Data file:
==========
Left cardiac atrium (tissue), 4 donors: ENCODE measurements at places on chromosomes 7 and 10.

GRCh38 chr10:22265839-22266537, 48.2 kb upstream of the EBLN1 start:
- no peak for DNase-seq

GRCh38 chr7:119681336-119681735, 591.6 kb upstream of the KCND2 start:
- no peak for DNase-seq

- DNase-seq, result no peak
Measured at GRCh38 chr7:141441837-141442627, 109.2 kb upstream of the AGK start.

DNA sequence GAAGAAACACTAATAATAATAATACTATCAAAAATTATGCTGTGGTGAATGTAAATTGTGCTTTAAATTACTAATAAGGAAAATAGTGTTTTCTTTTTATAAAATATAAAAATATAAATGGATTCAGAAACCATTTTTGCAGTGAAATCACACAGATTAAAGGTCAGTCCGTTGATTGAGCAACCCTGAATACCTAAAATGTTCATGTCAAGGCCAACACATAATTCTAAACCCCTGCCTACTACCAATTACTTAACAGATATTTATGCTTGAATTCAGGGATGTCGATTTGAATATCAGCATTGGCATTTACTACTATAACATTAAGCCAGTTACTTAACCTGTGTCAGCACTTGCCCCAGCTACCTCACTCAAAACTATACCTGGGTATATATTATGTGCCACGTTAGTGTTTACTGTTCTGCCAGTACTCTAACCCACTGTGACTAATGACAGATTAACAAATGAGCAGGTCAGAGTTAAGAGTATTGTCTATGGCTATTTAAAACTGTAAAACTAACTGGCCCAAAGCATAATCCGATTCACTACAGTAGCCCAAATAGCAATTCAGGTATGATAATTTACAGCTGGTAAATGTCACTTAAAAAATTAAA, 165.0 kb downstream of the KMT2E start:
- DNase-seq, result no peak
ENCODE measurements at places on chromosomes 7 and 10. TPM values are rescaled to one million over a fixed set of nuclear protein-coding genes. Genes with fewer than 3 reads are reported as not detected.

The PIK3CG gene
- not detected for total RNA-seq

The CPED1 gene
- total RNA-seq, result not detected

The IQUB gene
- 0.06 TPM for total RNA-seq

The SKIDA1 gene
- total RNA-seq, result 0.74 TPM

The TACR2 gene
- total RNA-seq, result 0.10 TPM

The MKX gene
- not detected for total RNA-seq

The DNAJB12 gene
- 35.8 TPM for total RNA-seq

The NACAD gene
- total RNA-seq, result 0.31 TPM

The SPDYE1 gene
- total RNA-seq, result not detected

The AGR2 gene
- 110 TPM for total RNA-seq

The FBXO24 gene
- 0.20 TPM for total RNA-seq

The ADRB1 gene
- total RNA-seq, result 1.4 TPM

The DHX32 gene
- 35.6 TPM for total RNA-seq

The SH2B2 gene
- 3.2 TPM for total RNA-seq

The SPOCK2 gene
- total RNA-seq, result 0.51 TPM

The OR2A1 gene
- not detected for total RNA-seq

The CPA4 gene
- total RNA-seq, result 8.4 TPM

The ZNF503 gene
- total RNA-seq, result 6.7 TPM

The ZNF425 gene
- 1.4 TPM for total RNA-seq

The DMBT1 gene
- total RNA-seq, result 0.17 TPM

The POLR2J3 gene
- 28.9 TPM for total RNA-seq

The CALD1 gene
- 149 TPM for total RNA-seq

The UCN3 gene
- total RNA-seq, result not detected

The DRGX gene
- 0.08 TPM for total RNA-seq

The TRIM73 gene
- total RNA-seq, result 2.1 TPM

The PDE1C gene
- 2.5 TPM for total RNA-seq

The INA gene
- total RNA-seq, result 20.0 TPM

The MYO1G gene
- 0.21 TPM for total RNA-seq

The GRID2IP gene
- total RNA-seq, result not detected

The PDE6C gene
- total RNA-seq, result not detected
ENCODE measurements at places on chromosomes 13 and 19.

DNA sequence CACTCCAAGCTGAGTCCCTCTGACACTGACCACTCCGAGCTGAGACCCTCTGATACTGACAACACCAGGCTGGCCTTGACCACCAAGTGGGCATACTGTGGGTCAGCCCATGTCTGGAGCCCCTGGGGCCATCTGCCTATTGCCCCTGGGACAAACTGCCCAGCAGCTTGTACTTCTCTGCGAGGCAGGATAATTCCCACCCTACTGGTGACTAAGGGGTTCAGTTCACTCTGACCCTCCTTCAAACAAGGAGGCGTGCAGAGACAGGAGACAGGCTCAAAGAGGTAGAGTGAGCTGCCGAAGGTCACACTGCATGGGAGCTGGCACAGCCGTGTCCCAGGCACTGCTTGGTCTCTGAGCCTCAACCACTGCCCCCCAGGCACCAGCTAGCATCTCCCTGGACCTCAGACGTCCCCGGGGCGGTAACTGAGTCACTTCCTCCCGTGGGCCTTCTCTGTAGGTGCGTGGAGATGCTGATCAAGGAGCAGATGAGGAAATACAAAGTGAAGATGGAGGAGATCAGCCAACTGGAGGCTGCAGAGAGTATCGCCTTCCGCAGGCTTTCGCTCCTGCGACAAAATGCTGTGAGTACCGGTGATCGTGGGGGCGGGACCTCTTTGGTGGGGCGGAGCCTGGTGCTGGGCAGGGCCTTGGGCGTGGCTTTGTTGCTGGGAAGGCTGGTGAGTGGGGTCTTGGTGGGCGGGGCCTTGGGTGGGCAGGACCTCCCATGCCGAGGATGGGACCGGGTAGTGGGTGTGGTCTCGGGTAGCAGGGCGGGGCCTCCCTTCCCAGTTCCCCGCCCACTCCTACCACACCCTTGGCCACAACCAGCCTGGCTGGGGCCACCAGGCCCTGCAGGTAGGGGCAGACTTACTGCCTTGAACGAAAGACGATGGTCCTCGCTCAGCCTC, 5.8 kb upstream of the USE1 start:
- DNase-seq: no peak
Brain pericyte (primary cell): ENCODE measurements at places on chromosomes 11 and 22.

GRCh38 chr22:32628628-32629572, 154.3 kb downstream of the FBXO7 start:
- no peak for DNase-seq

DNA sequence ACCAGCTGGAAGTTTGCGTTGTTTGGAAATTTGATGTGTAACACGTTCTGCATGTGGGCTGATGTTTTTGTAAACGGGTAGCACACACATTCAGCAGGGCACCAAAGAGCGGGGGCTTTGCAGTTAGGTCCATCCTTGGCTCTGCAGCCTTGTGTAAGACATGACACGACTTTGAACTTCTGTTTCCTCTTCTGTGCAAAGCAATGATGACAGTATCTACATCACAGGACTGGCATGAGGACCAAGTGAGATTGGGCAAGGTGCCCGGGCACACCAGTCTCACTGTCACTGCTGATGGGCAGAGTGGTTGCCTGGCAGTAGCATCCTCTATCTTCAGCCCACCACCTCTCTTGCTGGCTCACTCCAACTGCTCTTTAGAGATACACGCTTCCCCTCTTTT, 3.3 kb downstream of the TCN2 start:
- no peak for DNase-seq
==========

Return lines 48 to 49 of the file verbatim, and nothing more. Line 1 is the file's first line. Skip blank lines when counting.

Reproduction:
- 1.4 TPM for total RNA-seq

The DMBT1 gene